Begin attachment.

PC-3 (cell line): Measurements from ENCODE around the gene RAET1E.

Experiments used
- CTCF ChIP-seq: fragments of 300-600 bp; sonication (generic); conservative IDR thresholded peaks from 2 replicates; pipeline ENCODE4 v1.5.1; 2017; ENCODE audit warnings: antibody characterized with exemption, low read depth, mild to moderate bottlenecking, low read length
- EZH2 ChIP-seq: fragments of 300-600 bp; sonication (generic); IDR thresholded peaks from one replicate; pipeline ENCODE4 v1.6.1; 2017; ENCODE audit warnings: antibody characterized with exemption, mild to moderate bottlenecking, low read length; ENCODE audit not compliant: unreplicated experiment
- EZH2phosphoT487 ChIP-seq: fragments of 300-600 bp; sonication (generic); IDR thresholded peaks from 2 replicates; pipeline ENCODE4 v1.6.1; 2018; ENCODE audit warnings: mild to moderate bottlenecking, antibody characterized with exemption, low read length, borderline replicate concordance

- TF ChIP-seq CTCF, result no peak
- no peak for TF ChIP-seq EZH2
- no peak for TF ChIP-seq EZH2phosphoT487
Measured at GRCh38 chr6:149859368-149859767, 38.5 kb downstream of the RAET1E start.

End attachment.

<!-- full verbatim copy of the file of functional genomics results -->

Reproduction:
PC-3 (cell line): Measurements from ENCODE around the gene RAET1E.

Experiments used
- CTCF ChIP-seq: fragments of 300-600 bp; sonication (generic); conservative IDR thresholded peaks from 2 replicates; pipeline ENCODE4 v1.5.1; 2017; ENCODE audit warnings: antibody characterized with exemption, low read depth, mild to moderate bottlenecking, low read length
- EZH2 ChIP-seq: fragments of 300-600 bp; sonication (generic); IDR thresholded peaks from one replicate; pipeline ENCODE4 v1.6.1; 2017; ENCODE audit warnings: antibody characterized with exemption, mild to moderate bottlenecking, low read length; ENCODE audit not compliant: unreplicated experiment
- EZH2phosphoT487 ChIP-seq: fragments of 300-600 bp; sonication (generic); IDR thresholded peaks from 2 replicates; pipeline ENCODE4 v1.6.1; 2018; ENCODE audit warnings: mild to moderate bottlenecking, antibody characterized with exemption, low read length, borderline replicate concordance

- TF ChIP-seq CTCF, result no peak
- no peak for TF ChIP-seq EZH2
- no peak for TF ChIP-seq EZH2phosphoT487
Measured at GRCh38 chr6:149859368-149859767, 38.5 kb downstream of the RAET1E start.